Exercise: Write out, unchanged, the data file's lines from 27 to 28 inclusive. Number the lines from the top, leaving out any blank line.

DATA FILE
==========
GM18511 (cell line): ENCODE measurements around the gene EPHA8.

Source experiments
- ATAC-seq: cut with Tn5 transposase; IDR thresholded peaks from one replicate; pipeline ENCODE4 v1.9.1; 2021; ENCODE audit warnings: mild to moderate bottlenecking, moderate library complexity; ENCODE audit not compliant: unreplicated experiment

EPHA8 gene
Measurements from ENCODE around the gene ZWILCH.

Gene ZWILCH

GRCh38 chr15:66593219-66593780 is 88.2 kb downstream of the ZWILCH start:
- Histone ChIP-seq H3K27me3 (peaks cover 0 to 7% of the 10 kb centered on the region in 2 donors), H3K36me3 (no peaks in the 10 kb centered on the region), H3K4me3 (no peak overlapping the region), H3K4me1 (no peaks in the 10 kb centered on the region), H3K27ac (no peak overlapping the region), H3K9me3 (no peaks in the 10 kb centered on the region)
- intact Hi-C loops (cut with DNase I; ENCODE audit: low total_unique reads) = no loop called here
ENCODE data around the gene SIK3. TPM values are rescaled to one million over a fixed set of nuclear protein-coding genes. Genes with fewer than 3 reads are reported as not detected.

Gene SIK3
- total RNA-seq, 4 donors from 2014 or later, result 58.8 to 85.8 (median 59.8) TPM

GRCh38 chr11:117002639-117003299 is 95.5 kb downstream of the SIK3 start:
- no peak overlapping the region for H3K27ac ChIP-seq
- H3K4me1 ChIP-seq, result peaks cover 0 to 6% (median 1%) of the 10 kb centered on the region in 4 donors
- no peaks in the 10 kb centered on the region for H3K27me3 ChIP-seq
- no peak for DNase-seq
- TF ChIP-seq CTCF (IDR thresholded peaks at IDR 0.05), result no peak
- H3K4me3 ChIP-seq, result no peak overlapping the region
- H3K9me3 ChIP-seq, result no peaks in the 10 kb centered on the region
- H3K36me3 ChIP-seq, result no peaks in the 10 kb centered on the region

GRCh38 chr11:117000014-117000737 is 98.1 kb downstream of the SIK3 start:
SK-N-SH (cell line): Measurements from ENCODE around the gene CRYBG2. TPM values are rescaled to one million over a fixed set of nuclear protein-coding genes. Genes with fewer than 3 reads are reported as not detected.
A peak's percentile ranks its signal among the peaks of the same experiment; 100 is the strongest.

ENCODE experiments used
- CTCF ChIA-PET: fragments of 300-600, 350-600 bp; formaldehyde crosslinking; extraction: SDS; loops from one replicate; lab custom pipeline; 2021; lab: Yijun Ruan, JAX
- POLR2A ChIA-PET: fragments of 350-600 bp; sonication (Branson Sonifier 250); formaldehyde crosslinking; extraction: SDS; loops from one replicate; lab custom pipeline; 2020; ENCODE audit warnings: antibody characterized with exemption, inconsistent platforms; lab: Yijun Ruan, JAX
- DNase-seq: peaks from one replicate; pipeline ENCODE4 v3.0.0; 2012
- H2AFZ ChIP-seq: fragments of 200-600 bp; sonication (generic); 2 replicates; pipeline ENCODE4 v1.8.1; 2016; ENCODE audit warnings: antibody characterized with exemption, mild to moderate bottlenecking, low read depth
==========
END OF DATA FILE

- POLR2A ChIA-PET: fragments of 350-600 bp; sonication (Branson Sonifier 250); formaldehyde crosslinking; extraction: SDS; loops from one replicate; lab custom pipeline; 2020; ENCODE audit warnings: antibody characterized with exemption, inconsistent platforms; lab: Yijun Ruan, JAX
- DNase-seq: peaks from one replicate; pipeline ENCODE4 v3.0.0; 2012